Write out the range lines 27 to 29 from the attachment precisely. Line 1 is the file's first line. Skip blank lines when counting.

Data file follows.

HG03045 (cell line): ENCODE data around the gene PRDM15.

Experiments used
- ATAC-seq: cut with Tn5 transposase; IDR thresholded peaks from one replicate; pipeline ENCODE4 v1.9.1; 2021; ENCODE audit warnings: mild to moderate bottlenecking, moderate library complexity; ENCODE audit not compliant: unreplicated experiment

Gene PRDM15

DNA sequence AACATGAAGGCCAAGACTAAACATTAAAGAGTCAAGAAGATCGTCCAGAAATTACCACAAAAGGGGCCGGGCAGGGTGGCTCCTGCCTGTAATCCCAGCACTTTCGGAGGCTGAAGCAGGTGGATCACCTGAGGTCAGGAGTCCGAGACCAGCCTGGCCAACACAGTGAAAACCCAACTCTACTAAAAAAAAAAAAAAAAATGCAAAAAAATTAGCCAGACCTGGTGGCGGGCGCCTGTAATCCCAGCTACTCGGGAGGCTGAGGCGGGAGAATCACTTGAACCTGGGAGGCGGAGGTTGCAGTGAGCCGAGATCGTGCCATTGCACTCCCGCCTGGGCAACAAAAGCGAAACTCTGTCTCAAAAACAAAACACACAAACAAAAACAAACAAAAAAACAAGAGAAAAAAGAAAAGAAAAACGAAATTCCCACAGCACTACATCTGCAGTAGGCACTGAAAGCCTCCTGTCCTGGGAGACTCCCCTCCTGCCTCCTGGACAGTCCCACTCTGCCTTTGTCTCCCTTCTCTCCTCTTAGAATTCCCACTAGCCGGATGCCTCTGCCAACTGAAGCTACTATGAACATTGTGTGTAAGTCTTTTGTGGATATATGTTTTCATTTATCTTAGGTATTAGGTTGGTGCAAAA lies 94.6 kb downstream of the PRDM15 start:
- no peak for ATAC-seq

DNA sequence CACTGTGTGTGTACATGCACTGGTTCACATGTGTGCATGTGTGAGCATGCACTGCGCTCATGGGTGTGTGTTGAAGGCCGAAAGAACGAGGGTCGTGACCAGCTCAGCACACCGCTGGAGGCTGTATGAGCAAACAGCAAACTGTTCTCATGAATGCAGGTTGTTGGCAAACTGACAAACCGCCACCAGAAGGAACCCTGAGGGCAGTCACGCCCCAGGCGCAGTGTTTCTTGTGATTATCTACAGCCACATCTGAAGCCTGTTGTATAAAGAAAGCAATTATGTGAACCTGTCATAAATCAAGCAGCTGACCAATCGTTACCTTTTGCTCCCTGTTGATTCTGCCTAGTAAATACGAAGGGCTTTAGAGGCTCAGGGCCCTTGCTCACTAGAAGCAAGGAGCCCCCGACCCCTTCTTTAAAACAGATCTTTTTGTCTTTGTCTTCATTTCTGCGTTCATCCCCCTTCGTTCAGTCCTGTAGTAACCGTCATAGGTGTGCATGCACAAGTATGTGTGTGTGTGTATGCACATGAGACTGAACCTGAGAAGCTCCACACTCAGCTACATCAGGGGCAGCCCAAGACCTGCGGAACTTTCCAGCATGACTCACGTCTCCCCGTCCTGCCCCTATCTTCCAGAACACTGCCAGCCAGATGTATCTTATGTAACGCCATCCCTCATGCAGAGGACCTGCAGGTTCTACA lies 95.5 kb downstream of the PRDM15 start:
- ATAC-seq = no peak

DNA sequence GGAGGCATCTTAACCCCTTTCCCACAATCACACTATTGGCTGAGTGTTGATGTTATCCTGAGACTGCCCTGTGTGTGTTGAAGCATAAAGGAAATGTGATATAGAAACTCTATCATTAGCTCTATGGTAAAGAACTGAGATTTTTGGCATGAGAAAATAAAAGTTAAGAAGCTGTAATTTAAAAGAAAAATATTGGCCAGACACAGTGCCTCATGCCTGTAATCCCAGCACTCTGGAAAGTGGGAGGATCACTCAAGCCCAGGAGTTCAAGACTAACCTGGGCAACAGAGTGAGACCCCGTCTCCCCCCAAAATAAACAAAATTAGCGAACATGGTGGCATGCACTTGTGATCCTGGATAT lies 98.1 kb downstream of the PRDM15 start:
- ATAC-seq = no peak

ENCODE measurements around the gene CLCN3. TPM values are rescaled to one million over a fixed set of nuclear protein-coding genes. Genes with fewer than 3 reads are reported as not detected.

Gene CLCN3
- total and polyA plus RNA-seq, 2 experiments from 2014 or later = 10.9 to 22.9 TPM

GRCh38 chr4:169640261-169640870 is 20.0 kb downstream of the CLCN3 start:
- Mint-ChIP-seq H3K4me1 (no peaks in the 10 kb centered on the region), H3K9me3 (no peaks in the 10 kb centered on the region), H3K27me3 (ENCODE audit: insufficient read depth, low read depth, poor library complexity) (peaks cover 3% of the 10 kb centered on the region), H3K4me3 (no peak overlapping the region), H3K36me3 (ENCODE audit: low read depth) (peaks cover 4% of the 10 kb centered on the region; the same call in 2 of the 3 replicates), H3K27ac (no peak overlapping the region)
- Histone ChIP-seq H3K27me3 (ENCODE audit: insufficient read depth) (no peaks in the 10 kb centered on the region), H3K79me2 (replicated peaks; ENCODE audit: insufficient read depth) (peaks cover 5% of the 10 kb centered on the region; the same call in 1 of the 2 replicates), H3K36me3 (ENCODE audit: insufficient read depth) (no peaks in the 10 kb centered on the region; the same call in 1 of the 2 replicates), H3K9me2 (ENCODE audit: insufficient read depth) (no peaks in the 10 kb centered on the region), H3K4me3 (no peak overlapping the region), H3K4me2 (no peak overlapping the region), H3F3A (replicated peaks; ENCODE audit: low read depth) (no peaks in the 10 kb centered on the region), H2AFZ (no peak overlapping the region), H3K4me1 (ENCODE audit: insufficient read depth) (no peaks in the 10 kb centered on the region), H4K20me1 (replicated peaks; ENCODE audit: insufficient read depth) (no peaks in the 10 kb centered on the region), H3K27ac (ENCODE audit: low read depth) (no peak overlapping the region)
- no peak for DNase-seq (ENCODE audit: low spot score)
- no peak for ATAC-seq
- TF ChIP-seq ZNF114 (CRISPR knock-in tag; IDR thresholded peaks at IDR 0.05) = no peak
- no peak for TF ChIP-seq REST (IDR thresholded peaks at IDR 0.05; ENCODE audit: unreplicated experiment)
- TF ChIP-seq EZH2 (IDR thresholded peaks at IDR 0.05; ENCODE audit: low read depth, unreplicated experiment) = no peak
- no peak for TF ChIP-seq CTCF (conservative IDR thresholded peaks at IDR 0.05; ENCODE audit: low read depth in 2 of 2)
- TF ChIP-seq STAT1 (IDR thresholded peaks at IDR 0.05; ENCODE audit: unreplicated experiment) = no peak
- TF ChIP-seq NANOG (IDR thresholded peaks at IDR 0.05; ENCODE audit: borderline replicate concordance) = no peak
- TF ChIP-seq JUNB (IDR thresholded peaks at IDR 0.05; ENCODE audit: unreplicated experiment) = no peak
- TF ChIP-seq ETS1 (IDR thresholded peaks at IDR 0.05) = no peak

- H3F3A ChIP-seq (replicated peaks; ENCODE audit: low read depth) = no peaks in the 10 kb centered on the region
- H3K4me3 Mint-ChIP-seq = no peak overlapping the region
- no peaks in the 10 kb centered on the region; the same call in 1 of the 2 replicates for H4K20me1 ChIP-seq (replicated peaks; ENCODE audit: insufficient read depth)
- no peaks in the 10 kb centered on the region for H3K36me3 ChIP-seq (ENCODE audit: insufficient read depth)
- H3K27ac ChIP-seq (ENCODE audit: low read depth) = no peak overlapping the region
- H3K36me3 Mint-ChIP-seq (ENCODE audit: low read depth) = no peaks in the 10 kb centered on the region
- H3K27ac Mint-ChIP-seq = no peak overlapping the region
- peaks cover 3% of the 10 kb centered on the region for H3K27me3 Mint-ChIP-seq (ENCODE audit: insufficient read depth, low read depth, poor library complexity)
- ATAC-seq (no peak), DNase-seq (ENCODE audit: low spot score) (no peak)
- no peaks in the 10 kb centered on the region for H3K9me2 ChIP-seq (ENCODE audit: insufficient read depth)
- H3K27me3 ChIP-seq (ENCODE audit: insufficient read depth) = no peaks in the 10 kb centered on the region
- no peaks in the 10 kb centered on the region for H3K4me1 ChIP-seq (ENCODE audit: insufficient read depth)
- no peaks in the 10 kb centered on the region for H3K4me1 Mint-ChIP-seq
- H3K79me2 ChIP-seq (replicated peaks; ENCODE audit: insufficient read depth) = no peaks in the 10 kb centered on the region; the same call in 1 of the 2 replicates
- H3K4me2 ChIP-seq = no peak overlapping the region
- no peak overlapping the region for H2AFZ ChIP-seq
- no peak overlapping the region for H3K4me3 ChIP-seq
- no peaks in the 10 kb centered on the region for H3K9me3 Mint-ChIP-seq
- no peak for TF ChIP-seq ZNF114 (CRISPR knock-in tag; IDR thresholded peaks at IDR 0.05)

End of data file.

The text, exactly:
- H3F3A ChIP-seq (replicated peaks; ENCODE audit: low read depth) = no peaks in the 10 kb centered on the region
- H3K4me3 Mint-ChIP-seq = no peak overlapping the region
- no peaks in the 10 kb centered on the region; the same call in 1 of the 2 replicates for H4K20me1 ChIP-seq (replicated peaks; ENCODE audit: insufficient read depth)